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Clinical Cosmetic Dentistry

Smile Guide Touch Pro is a tablet-based interactive alternative to the traditional smile-guide books used to help patients select their preferred smile design. DTI/Screen Capture/itunes.apple.com/us/app/smile-guide-touch)
Apr 30, 2013 | Cosmetic Dentistry USA

Right ‘touch’ helps patients envision new smile

by Dental Tribune America

The Smile Guide Touch iPad application that helps dentists identify a patient’s cosmetic preferences is being re-branded as the Smile Guide Touch Pro. The change announced earlier this year was needed to differentiate the professional version of the app from a new basic version of the app released in February — Smile Guide Touch Basic.

The “Pro” version retains all of its previous functionality and will remain the app of choice for cosmetic dentists. The “Basic” version is designed to serve the general public.

The apps were created by American Academy of Cosmetic Dentistry member Dr. David L. Traub, under the trade name Digident. A general dentist who focuses on cosmetics and restoratives in his Florida practice, Traub created the app to help dentists get beyond printed smile-design books and design and preview smiles for their patients by using a tablet computer.

Traub began working on products for dentists about 20 years ago and is the author of the tutorial, “The Digital Dentist.” For years he had been using printed smile-guide books when treating his patients, but he felt like he wasn’t receiving the level of feedback he wanted from patients regarding the smiles they liked. That led him to the realization that an interactive tablet app was a logical next step in helping patients see the outcome of planned dental work.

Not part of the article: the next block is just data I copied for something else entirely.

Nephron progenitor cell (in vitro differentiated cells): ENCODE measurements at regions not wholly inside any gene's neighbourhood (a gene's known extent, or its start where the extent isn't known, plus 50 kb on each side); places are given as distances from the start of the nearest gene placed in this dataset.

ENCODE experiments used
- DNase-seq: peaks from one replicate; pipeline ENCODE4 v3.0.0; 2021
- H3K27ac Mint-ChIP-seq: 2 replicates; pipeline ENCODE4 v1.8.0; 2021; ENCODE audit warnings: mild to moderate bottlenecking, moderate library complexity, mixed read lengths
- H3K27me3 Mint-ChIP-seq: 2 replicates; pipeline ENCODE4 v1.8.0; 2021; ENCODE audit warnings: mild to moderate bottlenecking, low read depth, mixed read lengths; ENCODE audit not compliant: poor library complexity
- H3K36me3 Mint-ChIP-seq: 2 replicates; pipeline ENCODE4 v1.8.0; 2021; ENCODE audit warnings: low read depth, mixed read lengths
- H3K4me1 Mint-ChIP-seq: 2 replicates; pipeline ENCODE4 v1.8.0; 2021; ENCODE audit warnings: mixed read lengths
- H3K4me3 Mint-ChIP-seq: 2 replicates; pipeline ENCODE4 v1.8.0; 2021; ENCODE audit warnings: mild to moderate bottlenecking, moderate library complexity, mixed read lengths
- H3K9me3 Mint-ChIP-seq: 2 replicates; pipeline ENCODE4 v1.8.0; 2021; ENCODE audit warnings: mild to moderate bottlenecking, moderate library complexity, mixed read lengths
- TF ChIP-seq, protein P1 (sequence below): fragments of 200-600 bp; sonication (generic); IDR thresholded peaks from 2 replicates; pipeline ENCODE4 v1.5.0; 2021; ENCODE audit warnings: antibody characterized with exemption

“With the app, patients can see the change happen right in front of them,” Traub said. The original Smile Guide Touch, which had 240 smile versions, enabled the dentist to show changes in both the length of the lateral incisors and shapes of the six anterior teeth with the simple press of a button, he said.

The app was designed as a tool that would improve communication between the dentist, patient and lab. Dentists and patients can work together to decide on the correct shape of the teeth — the “prescription for a smile,” Traub said. Once the smile has been designed, dentists can then print the smile or e-mail it to the lab and/or patient.

If a patient comments that he or she doesn’t like an aspect of a smile, the dentist can use the app to make the change right away, cutting down on treatment time. The “Pro” version of the app costs $99 and is available in the Apple Store.

Eventually, Traub hopes to add modules to the Smile Guide Touch. One on the drawing board will enable images of designed smiles to be integrated right into images of patients’ faces. He also hopes periodontists and orthodontists as well as cosmetic restorative dentists will see the value of his app and will begin using it to enhance their understanding of patients’ desires.

(Source: Digident and AACD)

Note: This article was published in Cosmetic Tribune U.S., Vol. 6 No. 1, April 2013.


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